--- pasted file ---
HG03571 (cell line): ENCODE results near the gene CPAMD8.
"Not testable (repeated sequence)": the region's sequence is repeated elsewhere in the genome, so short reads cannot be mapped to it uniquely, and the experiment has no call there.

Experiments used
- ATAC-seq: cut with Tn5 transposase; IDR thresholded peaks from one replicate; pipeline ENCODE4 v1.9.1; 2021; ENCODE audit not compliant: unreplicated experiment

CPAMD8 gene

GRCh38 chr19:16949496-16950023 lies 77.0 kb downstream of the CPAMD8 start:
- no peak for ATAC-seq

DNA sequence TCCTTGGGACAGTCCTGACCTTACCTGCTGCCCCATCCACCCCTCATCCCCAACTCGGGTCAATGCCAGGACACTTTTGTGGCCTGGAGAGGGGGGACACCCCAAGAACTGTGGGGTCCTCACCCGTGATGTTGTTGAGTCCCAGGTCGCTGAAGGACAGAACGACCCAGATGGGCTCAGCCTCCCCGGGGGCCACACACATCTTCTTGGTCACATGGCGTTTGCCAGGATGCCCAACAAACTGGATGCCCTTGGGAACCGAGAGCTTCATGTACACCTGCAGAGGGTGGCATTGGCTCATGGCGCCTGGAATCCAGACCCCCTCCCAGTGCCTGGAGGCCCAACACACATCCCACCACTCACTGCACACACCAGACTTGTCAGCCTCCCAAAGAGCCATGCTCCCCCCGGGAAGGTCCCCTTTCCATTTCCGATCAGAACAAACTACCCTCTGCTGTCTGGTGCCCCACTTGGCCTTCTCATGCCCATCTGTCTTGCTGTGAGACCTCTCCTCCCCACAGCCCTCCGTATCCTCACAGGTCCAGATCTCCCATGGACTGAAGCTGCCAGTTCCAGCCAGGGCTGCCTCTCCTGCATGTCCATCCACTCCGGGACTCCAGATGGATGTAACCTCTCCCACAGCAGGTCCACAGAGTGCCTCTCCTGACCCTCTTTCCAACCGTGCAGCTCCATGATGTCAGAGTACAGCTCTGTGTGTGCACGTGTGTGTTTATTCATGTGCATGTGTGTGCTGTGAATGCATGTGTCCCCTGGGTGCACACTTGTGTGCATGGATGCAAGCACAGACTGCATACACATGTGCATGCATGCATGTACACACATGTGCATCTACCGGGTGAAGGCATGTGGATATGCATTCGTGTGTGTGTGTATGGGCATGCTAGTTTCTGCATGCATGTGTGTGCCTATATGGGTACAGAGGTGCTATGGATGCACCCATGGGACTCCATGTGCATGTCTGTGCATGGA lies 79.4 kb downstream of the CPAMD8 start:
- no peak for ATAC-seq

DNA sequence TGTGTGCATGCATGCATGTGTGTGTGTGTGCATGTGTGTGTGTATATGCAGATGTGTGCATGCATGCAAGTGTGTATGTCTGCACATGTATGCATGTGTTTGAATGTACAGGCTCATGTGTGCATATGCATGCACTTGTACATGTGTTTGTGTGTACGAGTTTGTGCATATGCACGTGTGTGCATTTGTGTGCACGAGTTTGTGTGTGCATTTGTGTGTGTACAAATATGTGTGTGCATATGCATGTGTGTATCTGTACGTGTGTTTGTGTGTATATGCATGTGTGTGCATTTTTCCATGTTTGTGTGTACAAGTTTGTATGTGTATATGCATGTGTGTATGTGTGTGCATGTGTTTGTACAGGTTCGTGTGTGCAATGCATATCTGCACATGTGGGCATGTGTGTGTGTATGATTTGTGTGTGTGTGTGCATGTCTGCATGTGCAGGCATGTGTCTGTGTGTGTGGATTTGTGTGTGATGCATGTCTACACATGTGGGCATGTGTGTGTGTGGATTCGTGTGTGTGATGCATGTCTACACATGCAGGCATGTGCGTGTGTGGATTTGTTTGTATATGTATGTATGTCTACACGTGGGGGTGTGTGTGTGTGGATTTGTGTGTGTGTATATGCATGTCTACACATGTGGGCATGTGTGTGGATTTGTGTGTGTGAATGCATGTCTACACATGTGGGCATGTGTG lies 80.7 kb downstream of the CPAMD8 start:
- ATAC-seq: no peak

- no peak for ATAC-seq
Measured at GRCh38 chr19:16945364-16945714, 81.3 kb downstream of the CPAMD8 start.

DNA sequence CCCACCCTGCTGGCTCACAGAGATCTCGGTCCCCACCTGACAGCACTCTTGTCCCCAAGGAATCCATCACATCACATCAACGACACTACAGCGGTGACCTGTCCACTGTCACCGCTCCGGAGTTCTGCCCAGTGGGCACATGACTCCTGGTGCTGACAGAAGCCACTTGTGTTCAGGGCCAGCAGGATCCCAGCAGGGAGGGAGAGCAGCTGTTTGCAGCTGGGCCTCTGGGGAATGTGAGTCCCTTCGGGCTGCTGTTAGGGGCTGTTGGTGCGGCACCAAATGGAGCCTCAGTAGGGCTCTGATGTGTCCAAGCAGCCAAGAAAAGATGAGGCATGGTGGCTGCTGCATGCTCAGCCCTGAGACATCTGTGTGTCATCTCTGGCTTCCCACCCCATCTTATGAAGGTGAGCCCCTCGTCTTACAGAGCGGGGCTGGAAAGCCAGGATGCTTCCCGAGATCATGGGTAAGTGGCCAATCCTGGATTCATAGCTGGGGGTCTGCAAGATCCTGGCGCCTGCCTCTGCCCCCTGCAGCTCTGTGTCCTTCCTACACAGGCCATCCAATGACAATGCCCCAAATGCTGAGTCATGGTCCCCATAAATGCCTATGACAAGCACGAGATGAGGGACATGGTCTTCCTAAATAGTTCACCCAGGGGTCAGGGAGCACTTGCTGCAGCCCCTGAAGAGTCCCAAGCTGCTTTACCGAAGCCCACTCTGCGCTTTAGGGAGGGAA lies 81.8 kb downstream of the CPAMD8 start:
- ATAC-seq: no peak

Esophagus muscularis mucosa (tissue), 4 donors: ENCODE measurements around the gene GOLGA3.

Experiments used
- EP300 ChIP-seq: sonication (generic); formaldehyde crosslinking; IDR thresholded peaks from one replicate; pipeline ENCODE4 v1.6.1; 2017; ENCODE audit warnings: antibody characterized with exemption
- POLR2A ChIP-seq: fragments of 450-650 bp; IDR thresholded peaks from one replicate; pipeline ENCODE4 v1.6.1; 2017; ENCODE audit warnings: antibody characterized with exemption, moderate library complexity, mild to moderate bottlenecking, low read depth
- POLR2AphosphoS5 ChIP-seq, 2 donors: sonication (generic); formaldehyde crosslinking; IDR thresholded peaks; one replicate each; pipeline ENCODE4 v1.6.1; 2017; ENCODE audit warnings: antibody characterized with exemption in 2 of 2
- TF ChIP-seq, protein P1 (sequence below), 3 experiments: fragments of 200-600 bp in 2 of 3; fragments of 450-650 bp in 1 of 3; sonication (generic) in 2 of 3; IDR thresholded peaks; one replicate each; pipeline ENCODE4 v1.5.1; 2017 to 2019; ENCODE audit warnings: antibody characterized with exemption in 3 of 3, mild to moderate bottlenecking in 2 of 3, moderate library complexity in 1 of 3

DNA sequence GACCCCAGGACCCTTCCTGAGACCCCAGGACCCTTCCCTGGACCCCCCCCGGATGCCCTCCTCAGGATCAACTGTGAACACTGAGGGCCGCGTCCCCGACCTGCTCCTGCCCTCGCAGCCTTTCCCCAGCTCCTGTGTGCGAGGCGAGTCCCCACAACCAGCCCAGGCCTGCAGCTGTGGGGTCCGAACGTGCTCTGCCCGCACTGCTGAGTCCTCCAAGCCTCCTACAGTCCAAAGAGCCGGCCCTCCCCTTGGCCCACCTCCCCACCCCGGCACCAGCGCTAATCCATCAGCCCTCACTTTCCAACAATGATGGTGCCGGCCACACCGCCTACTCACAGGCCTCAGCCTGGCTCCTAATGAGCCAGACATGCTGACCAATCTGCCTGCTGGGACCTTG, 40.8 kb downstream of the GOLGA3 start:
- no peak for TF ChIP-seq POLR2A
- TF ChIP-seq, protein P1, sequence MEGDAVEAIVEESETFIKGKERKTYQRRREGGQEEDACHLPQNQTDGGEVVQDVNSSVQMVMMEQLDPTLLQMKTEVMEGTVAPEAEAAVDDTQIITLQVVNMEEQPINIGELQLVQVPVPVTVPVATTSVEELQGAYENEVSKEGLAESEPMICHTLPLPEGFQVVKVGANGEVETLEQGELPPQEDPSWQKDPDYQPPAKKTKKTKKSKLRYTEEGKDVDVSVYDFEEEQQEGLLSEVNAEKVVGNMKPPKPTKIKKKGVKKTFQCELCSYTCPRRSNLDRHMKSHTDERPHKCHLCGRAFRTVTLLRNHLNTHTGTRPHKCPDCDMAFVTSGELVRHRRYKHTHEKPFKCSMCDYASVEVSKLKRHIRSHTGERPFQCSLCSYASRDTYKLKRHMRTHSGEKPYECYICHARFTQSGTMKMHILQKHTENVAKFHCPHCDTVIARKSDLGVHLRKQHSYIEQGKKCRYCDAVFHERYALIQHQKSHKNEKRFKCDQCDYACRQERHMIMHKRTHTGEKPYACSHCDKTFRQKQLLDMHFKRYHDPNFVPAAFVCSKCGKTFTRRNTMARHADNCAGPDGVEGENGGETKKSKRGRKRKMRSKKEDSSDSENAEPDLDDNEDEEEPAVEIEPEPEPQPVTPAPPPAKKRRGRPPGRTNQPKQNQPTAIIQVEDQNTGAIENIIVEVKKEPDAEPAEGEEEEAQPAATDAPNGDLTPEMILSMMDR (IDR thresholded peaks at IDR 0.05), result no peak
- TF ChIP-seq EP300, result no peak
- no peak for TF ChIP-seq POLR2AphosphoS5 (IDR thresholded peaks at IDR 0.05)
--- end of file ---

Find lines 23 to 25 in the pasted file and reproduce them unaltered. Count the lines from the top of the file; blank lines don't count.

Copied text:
- no peak for TF ChIP-seq POLR2A
- TF ChIP-seq, protein P1, sequence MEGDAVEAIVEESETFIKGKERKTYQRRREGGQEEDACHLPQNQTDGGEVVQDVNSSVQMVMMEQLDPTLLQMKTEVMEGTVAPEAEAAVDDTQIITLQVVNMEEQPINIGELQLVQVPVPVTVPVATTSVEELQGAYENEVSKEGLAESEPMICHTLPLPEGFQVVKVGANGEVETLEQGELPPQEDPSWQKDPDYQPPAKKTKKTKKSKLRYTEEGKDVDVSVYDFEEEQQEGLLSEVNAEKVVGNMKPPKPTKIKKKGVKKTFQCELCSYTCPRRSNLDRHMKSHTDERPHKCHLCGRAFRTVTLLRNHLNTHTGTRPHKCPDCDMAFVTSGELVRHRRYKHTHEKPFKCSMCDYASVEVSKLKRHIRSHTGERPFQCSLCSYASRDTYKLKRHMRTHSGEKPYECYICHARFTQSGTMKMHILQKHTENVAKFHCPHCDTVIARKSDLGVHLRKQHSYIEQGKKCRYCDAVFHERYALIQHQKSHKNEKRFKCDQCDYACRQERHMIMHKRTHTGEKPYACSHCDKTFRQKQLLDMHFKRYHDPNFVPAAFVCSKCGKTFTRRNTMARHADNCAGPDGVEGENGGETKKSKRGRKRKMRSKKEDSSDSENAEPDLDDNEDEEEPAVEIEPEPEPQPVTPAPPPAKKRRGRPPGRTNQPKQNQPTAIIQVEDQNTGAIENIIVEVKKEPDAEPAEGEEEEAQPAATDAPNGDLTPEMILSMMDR (IDR thresholded peaks at IDR 0.05), result no peak
- TF ChIP-seq EP300, result no peak